Sunday February 2 2014

Okello: Uganda’s Field Marshal before Amin

Okello (C) with some of his supporters of the Zanzibar

Okello (C) with some of his supporters of the Zanzibar Revolution. courtesy photo 

He caused a stir in a foreign country. But many Ugandans barely talk about him. Sunday Monitor’s Henry Lubega profiles the military adventurist

As the debate on Uganda’s involvement in South Sudan goes on, on the Island of Zanzibar last month the locals were remembering the heroic action of a Ugandan who overthrew the last Arab government on the Island. The Ugandan’s Zanzibar mission was a sole adventure but over the years, Ugandan troops have gone on to have boots on the ground in countries like Rwanda, Zaire now DR Congo, Tanzania (1978), Central African Republic (CAR) Sudan and now South Sudan.

So in many ways, Uganda’s first military adventurist was “Field Marshall” John Gideon Okello who at only 27 years toppled the government of Sultan Seyyid Jamshid bin Abdullah in January 1964 in what is now famously known as the Zanzibar Revolution.

Who is Okello
Born on October 6, 1937, in Anino village in Lira, he was the fifth of the 13 children. Aged seven years he was intrigued by the returning King’s African Rifles KAR from the First World War, who formed his interest in the military service.

Due to hardship that befell him after his parent’s death when he was still young, he never completed Primary education. Okello decided to join the army when he escaped from his home in Anino and walked 45km to be recruited in KAR.

In 1952 Okello got a job at Otuboi Cotton Ginnery in Teso where the following year he led a strike by workers demanding a better pay. Because of his uncompromising stance on issues he earned the nickname “the burning Spear”.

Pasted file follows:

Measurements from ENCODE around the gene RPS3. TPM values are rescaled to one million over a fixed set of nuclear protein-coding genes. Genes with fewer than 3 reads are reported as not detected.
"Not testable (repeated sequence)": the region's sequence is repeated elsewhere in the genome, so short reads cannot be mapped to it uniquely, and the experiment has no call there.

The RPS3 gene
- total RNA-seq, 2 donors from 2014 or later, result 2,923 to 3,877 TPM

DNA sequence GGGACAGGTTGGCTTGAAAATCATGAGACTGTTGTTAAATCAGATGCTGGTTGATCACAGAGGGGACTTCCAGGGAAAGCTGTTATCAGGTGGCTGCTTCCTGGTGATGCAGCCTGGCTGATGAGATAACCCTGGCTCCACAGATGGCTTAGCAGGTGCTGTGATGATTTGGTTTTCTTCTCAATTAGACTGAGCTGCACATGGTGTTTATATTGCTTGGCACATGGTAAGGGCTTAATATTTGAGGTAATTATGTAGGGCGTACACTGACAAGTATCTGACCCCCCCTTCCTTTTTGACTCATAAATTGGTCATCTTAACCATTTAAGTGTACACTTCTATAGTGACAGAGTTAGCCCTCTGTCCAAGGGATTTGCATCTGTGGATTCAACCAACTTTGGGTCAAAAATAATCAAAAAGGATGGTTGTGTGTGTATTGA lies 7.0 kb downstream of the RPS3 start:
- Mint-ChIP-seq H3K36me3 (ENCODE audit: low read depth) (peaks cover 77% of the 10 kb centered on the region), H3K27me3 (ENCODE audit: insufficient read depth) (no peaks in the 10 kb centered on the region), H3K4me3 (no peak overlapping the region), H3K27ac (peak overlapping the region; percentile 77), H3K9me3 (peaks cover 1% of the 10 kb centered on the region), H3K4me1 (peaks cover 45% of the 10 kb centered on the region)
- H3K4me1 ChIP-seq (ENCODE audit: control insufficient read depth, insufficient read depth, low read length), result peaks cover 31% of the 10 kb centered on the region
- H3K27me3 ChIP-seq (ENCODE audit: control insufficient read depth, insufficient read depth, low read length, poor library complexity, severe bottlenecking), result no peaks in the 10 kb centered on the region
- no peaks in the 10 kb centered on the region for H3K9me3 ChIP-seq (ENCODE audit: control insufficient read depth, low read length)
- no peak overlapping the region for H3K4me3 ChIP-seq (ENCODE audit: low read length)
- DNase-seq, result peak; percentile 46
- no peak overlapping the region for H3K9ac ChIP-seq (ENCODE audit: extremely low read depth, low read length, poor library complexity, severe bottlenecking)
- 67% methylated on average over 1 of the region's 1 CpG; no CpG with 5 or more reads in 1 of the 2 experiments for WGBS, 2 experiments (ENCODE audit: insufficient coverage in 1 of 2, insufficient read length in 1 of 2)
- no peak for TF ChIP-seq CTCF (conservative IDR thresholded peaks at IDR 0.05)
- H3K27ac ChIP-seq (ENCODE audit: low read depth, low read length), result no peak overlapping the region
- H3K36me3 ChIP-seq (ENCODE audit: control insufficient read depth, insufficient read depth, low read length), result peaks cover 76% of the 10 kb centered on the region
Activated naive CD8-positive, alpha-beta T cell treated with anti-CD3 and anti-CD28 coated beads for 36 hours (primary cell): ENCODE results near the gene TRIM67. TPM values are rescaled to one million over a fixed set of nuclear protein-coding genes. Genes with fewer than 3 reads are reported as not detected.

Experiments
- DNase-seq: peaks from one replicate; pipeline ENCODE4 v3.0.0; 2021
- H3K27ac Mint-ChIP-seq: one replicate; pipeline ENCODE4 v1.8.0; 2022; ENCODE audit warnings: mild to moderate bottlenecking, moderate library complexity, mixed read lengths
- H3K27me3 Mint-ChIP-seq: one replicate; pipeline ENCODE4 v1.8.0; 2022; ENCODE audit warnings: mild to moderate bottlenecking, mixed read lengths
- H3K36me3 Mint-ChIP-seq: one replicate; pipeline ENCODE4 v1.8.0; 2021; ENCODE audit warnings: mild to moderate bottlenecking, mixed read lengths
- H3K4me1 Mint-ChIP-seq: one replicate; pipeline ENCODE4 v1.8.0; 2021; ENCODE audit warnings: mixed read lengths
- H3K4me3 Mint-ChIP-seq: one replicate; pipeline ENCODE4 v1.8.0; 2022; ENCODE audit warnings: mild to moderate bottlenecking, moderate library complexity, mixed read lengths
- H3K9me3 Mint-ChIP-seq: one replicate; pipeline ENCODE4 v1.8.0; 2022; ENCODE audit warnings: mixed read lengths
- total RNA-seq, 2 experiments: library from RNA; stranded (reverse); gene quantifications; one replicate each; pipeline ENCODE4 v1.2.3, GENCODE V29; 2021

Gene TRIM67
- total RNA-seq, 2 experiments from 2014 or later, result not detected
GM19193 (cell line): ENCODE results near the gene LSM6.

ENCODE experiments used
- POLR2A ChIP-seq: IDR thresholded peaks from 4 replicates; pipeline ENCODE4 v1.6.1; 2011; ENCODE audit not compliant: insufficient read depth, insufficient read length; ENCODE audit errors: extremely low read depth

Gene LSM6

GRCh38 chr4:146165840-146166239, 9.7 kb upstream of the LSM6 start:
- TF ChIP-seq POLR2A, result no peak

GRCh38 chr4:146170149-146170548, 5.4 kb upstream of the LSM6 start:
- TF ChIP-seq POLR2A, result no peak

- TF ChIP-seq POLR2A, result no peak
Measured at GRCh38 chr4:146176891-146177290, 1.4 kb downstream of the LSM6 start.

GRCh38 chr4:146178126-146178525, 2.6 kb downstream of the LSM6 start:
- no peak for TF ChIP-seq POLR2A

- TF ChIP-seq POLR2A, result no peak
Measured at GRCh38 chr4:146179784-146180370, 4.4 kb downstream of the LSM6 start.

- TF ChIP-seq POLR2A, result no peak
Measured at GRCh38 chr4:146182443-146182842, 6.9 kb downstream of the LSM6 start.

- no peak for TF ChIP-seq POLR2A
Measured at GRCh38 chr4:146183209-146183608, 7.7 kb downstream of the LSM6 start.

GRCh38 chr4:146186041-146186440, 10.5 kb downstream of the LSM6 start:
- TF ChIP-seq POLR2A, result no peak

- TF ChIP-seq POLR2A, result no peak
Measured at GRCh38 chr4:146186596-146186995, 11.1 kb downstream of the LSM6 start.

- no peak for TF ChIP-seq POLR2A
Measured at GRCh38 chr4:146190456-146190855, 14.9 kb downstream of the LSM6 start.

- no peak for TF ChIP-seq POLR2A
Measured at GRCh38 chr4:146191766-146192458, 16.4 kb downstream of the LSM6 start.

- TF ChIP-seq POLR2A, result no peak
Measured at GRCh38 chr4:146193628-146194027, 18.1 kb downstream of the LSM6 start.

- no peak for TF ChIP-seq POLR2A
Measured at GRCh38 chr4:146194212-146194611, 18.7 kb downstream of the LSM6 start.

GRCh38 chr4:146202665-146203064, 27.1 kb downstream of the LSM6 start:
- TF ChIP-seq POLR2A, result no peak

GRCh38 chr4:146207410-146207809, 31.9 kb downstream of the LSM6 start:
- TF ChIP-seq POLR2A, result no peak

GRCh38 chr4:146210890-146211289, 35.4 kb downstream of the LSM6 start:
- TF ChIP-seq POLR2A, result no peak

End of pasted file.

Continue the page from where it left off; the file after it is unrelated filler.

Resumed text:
After the strike, Okello relocated to Mbale where he learnt carpentry and being a mason, while developing his militant and pan African outlook.
In October 1954, he moved to Nairobi, where he got a job with Mowlem Construction Company, the same place where Uganda’s first president Milton Obote had worked four years earlier.

During his stay in Kenya, he took part in the Mau-mau rebellion making him an enemy of the colonial government, leading to his arrest and spending 32 months in detention. After his release he fled to the coastal town of Mombasa where his hatred for whites developed further.

In his Memoirs Revolution in Zanzibar published in 1967 Okello recalls thoughts of his first visit to Fort Jesus in Mombasa, the former slave market on the East African coast.

“I wept as I knelt near the walls of the Fort, a place that Africans, pure black Africans in skin and heart….. As I knelt there, I vowed that the end must come soon for the direct and indirect slave trade still being carried on in Africa by the Portuguese and South African governments”.
While in Mombasa in 1958, Okello had a dream in which someone said to him “You will go across to the island in the Indian Ocean where you must take heed, you will be at great trouble at the hands of strangers”. His role models included Winston Churchill and Nikita Krushechev of USSR (Russia).

Like Amin, the only other Field Marshall to grace the Ugandan military, Okello was comical in his statements, saying he wanted to meet his heroes Churchill and Krushchev. .

Moving to the Island